# Height Above Average Terrain Worksheet

In the drawing below, the red dot is the transmitter. Each circle represents
a distance of 2 miles further from the transmitter (2, 4, 6, 8 ,and 10 miles).
The lines are at fixed points at 0, 45, 90, 135, 180, 225, 270, and 315 degrees.
Add the ground elevations at each blue dot (where the degree lines and mileage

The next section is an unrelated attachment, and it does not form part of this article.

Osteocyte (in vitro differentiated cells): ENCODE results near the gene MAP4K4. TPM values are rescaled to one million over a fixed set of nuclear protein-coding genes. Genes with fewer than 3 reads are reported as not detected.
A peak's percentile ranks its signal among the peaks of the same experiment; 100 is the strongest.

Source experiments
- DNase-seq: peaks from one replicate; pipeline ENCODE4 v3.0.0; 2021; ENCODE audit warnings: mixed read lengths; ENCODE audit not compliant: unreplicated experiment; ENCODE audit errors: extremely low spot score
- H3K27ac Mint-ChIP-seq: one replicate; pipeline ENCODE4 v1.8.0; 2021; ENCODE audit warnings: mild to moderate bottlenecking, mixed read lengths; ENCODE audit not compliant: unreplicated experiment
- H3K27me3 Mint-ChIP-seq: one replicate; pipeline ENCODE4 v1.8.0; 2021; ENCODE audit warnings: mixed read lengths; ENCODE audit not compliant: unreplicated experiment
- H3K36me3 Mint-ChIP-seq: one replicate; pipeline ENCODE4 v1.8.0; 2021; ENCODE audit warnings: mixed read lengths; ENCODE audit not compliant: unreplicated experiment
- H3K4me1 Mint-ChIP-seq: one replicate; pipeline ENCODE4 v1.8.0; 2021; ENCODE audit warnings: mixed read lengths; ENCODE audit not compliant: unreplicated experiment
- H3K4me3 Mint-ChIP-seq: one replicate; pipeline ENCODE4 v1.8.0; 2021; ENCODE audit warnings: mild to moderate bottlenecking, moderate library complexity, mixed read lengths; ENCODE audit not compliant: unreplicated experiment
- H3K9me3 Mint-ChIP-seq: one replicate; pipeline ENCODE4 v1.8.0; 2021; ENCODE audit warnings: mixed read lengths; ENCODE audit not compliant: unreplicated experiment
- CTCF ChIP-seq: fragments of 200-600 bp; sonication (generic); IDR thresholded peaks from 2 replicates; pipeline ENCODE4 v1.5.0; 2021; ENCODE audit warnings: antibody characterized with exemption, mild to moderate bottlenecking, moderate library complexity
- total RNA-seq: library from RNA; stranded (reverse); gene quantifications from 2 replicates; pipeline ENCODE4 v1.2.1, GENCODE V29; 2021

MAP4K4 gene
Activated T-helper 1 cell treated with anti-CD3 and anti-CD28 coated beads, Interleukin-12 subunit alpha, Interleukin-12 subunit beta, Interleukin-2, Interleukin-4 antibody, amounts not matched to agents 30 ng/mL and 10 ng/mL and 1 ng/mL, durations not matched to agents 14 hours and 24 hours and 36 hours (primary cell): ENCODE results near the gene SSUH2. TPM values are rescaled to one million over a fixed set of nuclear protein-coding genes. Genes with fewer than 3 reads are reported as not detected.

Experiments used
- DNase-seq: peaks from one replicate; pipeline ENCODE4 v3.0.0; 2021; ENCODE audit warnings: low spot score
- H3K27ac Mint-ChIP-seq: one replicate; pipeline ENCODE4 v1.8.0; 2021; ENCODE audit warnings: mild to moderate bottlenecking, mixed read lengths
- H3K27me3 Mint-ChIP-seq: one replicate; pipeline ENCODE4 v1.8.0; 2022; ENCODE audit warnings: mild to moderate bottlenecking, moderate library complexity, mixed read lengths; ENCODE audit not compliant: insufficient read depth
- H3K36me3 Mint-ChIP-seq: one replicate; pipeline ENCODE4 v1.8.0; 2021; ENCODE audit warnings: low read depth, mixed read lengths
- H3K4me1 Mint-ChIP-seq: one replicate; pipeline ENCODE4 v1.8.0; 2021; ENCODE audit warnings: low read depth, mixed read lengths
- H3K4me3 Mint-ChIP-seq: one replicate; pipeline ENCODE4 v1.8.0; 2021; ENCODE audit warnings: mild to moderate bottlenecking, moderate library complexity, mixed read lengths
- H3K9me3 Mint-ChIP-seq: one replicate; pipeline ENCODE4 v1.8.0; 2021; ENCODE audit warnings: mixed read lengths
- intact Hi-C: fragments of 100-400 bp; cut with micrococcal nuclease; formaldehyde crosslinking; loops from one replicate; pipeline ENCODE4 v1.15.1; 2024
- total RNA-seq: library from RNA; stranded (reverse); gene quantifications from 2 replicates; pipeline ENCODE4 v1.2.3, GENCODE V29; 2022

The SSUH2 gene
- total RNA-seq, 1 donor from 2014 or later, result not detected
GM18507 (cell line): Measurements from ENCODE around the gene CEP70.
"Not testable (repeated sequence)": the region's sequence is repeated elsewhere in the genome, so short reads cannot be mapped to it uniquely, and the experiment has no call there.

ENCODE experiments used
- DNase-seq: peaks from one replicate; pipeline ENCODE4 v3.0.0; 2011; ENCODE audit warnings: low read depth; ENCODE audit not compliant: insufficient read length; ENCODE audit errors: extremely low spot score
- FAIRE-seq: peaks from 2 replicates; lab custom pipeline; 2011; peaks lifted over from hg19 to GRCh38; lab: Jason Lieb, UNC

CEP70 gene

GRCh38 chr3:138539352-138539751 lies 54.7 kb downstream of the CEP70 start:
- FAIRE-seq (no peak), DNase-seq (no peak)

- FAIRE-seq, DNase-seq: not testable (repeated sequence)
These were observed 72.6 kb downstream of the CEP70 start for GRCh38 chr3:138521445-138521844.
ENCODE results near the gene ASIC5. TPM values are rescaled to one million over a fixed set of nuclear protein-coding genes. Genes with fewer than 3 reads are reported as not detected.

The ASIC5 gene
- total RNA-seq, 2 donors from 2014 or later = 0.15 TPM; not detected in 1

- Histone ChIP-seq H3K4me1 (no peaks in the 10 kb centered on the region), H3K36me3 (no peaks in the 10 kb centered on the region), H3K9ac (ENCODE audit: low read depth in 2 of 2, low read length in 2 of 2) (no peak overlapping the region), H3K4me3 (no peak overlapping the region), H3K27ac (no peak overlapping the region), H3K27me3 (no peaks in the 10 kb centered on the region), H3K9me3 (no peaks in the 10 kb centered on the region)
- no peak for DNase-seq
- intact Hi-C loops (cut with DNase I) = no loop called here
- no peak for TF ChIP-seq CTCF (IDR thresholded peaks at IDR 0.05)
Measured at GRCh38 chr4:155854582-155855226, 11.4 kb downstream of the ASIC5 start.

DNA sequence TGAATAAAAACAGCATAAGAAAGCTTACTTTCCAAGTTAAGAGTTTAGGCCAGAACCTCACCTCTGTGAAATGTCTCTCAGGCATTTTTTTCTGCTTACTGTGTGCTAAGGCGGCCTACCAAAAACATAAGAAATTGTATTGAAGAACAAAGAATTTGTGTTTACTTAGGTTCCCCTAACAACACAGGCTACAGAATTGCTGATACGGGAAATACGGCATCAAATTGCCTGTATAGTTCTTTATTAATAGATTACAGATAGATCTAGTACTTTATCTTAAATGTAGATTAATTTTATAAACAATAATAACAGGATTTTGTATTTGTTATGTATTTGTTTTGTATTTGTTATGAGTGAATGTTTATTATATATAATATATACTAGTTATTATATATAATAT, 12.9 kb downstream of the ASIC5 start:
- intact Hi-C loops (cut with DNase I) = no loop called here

circles intersect). Divide that number by 40 to get the average ground elevation.

Now take the transmitter's elevation and add the height of the antenna above
ground to it. Now subtract the average ground elevation from it. This is the
height above average terrain.

Note that this can be rather misleading. It can indicate that the antenna
is actually at about 150 feet when it's really only 80 or 90 feet, also if
the surrounding area is higher it can even be a negative number.

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